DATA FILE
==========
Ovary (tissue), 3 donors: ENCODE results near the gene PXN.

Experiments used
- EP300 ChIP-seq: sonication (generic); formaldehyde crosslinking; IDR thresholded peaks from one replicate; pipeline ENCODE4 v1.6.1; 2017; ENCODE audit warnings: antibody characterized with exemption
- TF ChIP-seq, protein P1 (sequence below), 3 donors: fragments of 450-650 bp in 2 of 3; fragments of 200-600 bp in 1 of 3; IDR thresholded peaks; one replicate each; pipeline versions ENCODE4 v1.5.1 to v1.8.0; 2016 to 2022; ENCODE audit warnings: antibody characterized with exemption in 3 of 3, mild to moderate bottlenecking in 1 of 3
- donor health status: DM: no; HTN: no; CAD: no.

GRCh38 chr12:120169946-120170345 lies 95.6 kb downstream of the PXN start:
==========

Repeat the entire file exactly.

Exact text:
Ovary (tissue), 3 donors: ENCODE results near the gene PXN.

Experiments used
- EP300 ChIP-seq: sonication (generic); formaldehyde crosslinking; IDR thresholded peaks from one replicate; pipeline ENCODE4 v1.6.1; 2017; ENCODE audit warnings: antibody characterized with exemption
- TF ChIP-seq, protein P1 (sequence below), 3 donors: fragments of 450-650 bp in 2 of 3; fragments of 200-600 bp in 1 of 3; IDR thresholded peaks; one replicate each; pipeline versions ENCODE4 v1.5.1 to v1.8.0; 2016 to 2022; ENCODE audit warnings: antibody characterized with exemption in 3 of 3, mild to moderate bottlenecking in 1 of 3
- donor health status: DM: no; HTN: no; CAD: no.

GRCh38 chr12:120169946-120170345 lies 95.6 kb downstream of the PXN start: